The New York Times launched Project 1619 in August 2019. The goal of Project 1619 is “to reframe American history by considering . . . 1619 as our nation’s birth year” (New York Times Magazine, December 20, 2019).
The brainchild of Project 1619 is the executive editor of the New York Times, Dean Baquet. Baquet admitted that their coverage of President Trump focused on collusion with Russia. When that proved false, however, Baquet acknowledged they were caught “flat-footed.” Baquet announced that everything patriotic and Trump be “reframed” into white racism. (https://www.breitbart.com/the-media/2019/08/16/nolte-new-york-times-admits-we-built-our-newsroom-around-russia-collusion-hoax/)
First, Project 1619 blames 400 years of slavery on white Americans.
American slavery began on August 1619 when Jamestown settlers bought 20-30 Africans from English pirates. (Nikole Hannah-Jones, New York Times Magazine, August 14, 2019)
Second, Project 1619 asserts that black slavery built American economic prosperity.
Presidential candidate Beto O’Rourke parroted this lie:
We can mark the creation of this country not at the 4th of July 1776, but August 20, 1619, when the first kidnapped African was brought to this country against his will. And in bondage, and as a slave, built the greatness and the success and the wealth that neither he nor his descendants would ever be able to fully participate in and enjoy. https://www.newsweek.com/beto-orouke-trump-white
Third, Project 1619 alleges that we are committing “educational malpractice.”
According to the New York Times, we commit educational malpractice when we do not teach history as represented by Project 1619.
What is their reason for this malpractice? Nikita Stewart once again blames white Americans:
“About 80 percent of this country’s 3.7 million teachers are white, and white educators.”
The historical inaccuracies of Project 1619 are too numerous to detail. David Horowitz accurately summarized:
[These] historically illiterate—and racist—lies . . . might be understandable if they had been put together by the psychological warfare unit of an enemy power. But assembled by the editorial board of America’s premier newspaper, they were a disturbing indication of the derangement of the times. (David Horowitz, Blitz, pg 77)
Fourth, Project 1619 inaccurately blames slavery on white American citizens.
Project 1619 ignores that the term “America” applies to South, Central, and North America since 1507. American slavery dates back thousands of years among the Incas, Aztecs, and native American Indians.
Also, to blame white Europeans and Americans for the slave trade is false. Europeans and Americans were latecomers to the slave trade. Historian John Gleissner stated that Arabs traded African slaves for 13 centuries, “compared to the three centuries of the Atlantic slave trade.” (https://www.startribune.com/the-new-york-times-1619-project-revisited/565907662/)
Fifth, Americans did not buy the first African slaves in 1619.
It was the English colonists who bought the first African slaves. The “America” targeted by the New York Times did not exist in 1619. The founding of America was 150 years later. In that context, slavery existed in America for only 76 years, not 400. Then the Republican president, Abraham Lincoln, issued the Emancipation Proclamation.
Sixth, Project 1619 conveniently excludes an uncomfortable fact that Africans sold Africans into slavery.
According to a September 2019 article in the Wall Street Journal:
“Buying and selling human beings had been part of many African cultures … long before the first white people landed” on their shores. “Africans kept more slaves for themselves than they sent to the Americas.”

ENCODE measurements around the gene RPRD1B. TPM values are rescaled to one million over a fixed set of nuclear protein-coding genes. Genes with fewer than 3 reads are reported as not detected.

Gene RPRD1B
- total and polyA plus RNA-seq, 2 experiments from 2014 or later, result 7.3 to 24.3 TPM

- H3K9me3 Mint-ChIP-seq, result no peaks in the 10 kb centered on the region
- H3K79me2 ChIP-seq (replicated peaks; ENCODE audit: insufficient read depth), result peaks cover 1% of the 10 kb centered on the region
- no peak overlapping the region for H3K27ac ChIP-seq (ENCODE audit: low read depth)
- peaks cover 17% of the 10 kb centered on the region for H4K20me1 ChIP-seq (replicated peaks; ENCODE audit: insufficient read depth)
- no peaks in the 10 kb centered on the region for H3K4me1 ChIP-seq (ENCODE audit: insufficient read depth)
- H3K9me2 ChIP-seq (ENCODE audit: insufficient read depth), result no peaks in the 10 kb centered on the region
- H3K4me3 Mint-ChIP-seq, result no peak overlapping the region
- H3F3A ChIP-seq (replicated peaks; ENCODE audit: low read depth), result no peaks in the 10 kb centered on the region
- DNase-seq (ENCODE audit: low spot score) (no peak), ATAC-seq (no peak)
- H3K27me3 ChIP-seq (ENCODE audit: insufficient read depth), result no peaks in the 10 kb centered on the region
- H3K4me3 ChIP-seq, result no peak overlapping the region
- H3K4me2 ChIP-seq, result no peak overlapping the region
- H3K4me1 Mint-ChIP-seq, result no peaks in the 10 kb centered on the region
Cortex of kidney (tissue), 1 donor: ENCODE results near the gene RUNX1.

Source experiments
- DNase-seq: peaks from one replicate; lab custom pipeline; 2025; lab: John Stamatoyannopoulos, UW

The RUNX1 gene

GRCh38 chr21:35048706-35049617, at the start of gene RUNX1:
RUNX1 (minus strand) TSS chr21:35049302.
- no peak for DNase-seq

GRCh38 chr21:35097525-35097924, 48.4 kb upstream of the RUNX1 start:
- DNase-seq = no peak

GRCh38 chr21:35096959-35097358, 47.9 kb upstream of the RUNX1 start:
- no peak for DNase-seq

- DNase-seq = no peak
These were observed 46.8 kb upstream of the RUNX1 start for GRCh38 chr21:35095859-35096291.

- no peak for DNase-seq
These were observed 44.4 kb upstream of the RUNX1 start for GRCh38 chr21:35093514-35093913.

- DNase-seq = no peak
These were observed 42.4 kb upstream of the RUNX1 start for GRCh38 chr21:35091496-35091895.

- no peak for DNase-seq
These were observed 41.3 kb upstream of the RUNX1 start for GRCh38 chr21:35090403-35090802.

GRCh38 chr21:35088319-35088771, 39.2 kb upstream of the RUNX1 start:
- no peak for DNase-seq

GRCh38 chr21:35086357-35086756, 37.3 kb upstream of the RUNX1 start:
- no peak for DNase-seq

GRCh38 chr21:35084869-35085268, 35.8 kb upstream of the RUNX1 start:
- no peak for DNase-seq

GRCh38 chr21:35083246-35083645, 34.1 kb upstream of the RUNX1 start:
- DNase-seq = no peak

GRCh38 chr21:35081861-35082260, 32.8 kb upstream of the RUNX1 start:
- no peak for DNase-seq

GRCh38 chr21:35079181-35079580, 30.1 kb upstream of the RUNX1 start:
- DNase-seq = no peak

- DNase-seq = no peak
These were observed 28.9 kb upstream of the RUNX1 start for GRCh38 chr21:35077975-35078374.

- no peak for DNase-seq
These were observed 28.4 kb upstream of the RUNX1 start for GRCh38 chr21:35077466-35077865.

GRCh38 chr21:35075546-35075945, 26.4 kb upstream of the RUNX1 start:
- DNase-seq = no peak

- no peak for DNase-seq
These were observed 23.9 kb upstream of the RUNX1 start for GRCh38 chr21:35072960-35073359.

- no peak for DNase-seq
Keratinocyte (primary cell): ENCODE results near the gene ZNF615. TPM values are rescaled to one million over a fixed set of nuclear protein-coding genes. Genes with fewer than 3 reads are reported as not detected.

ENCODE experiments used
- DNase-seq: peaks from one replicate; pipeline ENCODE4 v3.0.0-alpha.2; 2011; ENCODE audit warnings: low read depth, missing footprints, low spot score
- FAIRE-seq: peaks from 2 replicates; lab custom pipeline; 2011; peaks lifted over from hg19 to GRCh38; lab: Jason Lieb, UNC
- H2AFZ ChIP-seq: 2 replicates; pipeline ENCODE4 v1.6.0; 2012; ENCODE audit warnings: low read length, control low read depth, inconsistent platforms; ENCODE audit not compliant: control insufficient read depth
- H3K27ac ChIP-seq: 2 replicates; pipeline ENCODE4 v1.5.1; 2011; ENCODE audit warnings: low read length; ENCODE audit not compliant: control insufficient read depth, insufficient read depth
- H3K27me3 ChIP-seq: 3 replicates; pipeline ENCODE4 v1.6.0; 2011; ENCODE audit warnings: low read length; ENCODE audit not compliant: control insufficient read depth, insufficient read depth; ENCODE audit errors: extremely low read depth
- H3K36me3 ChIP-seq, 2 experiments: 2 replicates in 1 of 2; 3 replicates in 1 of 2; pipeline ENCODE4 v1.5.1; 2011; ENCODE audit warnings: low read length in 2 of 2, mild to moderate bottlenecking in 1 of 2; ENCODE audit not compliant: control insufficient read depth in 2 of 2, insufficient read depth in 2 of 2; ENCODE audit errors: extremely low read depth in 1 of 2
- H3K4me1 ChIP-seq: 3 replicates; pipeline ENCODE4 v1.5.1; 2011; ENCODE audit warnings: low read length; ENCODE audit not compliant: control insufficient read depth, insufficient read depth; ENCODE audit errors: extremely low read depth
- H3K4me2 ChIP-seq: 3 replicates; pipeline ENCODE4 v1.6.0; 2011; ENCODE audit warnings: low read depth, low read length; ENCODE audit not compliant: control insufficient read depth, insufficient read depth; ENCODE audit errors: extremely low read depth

When President Bill Clinton apologized for slavery during a visit to Africa, Uganda’s president replied, “African chiefs were the ones waging war on each other and capturing their own people and selling them. If anyone should apologize, it should be the African chiefs.”
Seventh, Project 1619 erroneously ignores the fact that whites were not the only slaveholders in America.
Even blacks owned slaves in Louisiana, Virginia, and South Carolina. (https://www.loc.gov/exhibits/african-american-odyssey/free-blacks-in-the-antebellum-period.html) Cherokee Indians also owned thousands of black slaves. (https://www.smithsonianmag.com/smithsonian-institution/how-native-american-slaveholders-complicate-trail-tears-narrative-180968339)
Finally, Project 1619 conveniently ignores the sacrifices of 350,000 white Unionists who died to secure freedom for slaves. Most of these Unionists never owned slaves. While many blacks were working for abolition, the vast majority of abolitionists were white Americans. Since the Civil War, America has led the fight to abolish slavery and freedom of all people. In contrast, slavery still exists in Africa, 156 years after the Emancipation Proclamation. Project 1619, however, fails to acknowledge that other blacks enslave blacks in Africa.
No one disputes the fact that slavery is wrong. Nor does anyone dispute that America is blameless. But that is a far cry from stating that America is racist to its core.
Project 1619 is a gross example of revisionist history at best. At worst, it is racist. It distorts the facts, lies, incites more racism, and violence. It is hate speech.
Katherine Kersten accurately summarizes:
Our nation does not need race-based shaming for whites and condescending “victim” talk for blacks. It needs inspiring examples of the beliefs and actions that enable individuals to take full advantage of the priceless benefits of living here. . . . Only in Western civilization has the worldwide institution of slavery been questioned and reformed.
America has faults and has a lot of work to do. We need to build on the progress and momentum we have to make America better, not bitter. Project 1619 and the New York Times are dividing our nation, not improving it.